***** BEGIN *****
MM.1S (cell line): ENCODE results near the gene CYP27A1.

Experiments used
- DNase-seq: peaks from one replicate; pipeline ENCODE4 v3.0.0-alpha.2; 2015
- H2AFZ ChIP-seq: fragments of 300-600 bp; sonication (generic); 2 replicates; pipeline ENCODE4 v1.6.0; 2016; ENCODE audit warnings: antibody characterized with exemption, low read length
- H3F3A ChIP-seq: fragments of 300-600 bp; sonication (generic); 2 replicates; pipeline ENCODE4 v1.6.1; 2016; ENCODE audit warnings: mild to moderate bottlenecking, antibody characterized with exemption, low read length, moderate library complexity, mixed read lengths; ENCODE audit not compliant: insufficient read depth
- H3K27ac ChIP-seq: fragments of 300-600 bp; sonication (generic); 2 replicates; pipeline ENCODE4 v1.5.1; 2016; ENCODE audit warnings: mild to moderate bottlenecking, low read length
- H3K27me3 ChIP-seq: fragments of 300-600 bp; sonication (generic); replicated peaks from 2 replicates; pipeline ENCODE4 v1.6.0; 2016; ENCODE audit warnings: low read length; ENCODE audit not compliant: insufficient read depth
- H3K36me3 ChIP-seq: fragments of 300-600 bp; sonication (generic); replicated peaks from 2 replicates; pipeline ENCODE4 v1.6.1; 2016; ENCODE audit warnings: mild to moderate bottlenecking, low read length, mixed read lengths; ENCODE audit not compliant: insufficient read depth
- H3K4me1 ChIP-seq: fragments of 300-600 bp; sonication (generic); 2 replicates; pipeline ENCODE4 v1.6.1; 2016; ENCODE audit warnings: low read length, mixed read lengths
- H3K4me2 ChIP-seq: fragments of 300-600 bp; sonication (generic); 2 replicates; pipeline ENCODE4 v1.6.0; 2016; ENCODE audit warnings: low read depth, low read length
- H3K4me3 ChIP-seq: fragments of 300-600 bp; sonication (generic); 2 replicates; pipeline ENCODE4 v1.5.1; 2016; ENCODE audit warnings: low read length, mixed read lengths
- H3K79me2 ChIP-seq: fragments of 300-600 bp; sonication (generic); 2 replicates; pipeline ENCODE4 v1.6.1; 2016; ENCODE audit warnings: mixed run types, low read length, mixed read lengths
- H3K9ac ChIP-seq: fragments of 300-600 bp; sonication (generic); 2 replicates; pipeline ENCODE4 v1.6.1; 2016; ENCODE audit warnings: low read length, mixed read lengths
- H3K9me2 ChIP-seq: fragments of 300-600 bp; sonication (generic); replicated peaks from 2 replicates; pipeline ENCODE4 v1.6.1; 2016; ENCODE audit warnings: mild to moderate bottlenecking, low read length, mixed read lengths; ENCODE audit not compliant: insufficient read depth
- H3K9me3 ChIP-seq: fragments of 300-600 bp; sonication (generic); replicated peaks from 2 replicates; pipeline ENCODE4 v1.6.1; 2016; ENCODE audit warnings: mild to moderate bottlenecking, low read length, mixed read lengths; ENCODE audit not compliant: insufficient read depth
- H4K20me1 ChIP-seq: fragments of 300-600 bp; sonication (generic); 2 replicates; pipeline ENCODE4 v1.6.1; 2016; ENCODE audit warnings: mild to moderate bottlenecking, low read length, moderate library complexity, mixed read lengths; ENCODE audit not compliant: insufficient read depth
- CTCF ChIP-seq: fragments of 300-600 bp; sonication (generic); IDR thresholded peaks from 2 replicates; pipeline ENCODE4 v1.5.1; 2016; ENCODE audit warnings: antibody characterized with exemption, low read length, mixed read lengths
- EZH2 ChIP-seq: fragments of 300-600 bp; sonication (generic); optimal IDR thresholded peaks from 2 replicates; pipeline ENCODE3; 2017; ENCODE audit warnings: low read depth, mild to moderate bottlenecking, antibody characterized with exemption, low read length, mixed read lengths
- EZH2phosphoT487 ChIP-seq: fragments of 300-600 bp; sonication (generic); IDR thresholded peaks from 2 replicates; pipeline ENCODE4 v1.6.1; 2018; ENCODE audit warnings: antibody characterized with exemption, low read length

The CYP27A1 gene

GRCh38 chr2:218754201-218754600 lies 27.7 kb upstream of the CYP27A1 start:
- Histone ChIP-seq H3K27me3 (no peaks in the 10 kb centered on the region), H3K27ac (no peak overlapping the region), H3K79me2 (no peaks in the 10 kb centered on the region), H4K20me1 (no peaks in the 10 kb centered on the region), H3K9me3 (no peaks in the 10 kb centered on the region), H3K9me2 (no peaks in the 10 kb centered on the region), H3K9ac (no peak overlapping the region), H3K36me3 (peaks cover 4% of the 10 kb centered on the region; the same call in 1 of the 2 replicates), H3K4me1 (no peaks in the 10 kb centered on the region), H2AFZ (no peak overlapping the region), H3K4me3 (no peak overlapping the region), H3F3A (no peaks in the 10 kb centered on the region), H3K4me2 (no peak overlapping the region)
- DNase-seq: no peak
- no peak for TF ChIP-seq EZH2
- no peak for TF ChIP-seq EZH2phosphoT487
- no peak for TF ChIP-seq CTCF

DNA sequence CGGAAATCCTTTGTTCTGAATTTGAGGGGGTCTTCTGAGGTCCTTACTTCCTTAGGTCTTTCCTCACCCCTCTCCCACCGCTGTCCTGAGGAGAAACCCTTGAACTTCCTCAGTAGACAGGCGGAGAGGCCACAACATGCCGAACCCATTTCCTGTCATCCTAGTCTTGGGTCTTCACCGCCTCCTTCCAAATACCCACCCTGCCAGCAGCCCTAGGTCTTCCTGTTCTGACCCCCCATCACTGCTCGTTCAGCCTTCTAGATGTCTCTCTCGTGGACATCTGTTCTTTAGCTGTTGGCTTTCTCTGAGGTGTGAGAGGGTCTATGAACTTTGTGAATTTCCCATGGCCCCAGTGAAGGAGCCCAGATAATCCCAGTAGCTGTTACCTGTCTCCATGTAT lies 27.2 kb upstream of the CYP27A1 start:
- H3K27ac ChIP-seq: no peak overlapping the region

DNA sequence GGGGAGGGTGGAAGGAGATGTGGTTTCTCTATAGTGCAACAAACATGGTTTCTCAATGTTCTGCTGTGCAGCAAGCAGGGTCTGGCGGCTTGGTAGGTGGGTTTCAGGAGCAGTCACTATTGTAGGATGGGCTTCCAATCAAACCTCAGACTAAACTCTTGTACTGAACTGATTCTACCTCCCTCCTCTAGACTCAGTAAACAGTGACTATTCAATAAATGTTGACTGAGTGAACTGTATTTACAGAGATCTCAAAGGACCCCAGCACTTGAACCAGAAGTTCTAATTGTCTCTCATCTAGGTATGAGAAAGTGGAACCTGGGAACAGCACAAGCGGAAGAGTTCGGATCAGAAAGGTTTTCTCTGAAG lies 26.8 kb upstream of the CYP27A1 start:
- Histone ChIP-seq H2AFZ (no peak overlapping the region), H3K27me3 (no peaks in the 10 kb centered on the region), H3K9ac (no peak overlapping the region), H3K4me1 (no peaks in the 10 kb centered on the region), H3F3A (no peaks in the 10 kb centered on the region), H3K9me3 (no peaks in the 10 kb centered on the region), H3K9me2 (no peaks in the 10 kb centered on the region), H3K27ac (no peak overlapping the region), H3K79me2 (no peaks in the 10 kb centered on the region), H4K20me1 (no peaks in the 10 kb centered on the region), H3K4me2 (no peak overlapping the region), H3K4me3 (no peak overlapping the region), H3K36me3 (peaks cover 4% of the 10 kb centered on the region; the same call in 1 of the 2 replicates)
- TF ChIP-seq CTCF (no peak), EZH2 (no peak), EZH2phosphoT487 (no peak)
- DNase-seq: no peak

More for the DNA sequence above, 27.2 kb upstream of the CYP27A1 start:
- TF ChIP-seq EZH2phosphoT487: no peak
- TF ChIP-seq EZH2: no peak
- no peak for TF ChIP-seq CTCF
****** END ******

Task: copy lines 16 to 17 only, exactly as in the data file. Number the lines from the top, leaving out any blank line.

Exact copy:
- H4K20me1 ChIP-seq: fragments of 300-600 bp; sonication (generic); 2 replicates; pipeline ENCODE4 v1.6.1; 2016; ENCODE audit warnings: mild to moderate bottlenecking, low read length, moderate library complexity, mixed read lengths; ENCODE audit not compliant: insufficient read depth
- CTCF ChIP-seq: fragments of 300-600 bp; sonication (generic); IDR thresholded peaks from 2 replicates; pipeline ENCODE4 v1.5.1; 2016; ENCODE audit warnings: antibody characterized with exemption, low read length, mixed read lengths